Oil and gas contractor Cuadrilla Resources has stated that it may decide to either float an initial public offer (IPO) or raise funds from other sources to support its future expansion. However, this will happen only if the firm succeeds in shale gas exploration.
Cuadrilla is currently undertaking preparatory work in Lancashire for shale gas exploration. The company has already announced that it intends to start fracking in 2017 in the UK’s first four horizontal wells as it has already been given the go-ahead by the Government.
Cuadrilla Chief Executive Francis Egan revealed that the company is supported by private equity. Hence, it would either approach the equity or debt market to spur its future expansion plans.
The work was funded in 2013 by Centrica after the energy and services firm acquired a 25 per cent stake in a Lancashire licence area owned by Cuadrilla.
Egan informed a select committee in the House of Lords that investors have no issues investing in four horizontal wells. However, the real test will begin when the shale gas production site increases to 15 to 20 wells.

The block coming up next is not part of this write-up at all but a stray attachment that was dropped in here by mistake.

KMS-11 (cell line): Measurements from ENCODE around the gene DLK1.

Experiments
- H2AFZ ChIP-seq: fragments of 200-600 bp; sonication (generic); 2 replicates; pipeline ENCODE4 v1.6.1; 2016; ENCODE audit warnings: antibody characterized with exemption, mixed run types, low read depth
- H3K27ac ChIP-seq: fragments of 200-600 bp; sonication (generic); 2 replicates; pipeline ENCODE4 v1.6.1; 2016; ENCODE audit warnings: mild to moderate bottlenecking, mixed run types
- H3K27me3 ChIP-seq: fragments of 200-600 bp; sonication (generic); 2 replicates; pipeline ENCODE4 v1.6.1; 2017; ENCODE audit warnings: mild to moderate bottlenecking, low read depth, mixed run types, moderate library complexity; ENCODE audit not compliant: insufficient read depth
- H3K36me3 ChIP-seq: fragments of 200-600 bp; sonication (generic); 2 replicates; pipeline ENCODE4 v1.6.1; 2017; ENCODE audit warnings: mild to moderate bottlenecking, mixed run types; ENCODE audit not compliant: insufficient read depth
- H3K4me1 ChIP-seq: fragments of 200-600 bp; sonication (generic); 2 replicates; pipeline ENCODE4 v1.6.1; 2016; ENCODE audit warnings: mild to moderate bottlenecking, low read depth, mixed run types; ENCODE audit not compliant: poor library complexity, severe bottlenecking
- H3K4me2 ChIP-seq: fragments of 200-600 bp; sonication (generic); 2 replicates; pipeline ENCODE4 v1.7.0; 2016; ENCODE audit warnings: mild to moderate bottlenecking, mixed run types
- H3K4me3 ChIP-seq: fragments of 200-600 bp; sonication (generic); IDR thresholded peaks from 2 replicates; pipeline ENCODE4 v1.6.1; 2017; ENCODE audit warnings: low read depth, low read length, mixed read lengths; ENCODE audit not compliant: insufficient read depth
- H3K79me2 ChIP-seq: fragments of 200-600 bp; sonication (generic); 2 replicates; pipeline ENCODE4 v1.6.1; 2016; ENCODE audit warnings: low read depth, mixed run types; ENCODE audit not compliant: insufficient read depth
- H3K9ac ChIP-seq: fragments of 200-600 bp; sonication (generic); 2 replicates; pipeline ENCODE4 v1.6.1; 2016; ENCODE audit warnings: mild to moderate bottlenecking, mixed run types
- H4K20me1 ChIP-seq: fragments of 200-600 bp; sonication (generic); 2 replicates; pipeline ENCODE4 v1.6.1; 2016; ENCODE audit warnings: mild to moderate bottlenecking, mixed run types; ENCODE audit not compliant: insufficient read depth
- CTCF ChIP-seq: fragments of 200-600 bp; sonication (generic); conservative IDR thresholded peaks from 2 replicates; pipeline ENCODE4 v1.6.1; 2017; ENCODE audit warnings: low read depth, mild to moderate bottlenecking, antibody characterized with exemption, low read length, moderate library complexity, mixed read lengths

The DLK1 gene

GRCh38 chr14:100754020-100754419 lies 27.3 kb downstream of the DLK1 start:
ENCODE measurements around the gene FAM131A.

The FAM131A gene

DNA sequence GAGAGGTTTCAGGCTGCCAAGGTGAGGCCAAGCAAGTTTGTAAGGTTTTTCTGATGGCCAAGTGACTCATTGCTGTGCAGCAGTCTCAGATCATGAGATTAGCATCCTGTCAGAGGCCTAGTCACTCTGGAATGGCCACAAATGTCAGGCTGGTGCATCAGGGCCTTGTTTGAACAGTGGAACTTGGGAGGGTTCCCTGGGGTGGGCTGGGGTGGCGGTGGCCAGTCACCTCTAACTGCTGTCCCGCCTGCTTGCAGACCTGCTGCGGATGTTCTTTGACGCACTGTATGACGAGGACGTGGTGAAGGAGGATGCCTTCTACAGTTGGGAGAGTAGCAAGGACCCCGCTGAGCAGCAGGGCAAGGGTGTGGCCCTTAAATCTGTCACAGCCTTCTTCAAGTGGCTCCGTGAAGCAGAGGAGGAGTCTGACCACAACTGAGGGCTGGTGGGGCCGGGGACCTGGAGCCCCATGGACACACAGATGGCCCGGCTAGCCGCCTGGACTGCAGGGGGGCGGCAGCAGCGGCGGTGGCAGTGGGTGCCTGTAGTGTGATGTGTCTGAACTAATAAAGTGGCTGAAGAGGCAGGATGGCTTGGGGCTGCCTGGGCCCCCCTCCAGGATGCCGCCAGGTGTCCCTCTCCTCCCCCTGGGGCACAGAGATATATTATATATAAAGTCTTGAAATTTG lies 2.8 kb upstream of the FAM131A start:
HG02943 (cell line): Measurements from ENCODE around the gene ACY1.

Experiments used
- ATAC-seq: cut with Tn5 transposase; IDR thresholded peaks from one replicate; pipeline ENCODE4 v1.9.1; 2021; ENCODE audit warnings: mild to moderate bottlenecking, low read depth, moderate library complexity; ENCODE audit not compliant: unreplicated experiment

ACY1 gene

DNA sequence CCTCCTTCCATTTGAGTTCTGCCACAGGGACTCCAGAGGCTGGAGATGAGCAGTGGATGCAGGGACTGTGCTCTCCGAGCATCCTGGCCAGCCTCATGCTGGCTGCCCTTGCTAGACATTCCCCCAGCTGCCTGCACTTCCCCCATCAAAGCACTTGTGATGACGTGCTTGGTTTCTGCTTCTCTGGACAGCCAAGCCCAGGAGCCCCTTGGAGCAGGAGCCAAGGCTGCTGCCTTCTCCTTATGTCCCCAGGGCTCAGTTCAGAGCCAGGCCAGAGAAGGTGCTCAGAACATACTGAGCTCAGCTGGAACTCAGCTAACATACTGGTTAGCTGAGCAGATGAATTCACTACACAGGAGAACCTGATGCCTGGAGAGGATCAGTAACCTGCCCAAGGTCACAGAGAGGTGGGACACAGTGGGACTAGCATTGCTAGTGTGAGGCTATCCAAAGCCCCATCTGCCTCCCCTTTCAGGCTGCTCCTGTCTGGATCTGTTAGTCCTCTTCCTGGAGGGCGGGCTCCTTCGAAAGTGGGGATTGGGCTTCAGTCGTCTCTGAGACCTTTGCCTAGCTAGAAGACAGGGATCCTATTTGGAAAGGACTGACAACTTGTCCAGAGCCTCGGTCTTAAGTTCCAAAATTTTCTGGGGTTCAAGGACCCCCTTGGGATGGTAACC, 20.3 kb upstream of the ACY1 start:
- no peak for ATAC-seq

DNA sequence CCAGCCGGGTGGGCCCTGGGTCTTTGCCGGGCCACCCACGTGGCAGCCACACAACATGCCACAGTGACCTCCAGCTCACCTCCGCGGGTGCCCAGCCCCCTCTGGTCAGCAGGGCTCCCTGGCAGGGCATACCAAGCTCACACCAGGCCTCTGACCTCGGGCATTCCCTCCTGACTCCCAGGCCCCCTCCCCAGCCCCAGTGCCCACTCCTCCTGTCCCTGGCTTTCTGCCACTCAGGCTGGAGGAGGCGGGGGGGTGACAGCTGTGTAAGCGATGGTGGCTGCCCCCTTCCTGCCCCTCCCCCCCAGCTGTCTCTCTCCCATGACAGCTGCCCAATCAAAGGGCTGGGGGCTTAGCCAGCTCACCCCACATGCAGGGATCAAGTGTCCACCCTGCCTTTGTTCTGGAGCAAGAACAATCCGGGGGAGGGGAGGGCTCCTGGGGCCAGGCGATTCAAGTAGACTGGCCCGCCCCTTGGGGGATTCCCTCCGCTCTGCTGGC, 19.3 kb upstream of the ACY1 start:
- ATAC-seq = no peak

A Cuadrilla spokesperson reiterated that the company did not have any plans at the moment to evaluate or launch an IPO. However, Egan stated that if extraction of shale gas turned out to be commercially successful, Cuadrilla would start looking at different funding options. It will take a year after fracking begins to assess whether the production is successful.
Egan went on to explain that the firm would look at both equity and debt markets and also at the current shareholders of the company. He confirmed that the company is completely funded for its existing shale gas exploration and production plans.
In 2015, Cuadrilla had virtually no revenue generation, and the firm reported a loss of £14.3 million. However, it was successful in raising approximately $4 million from its existing shareholders.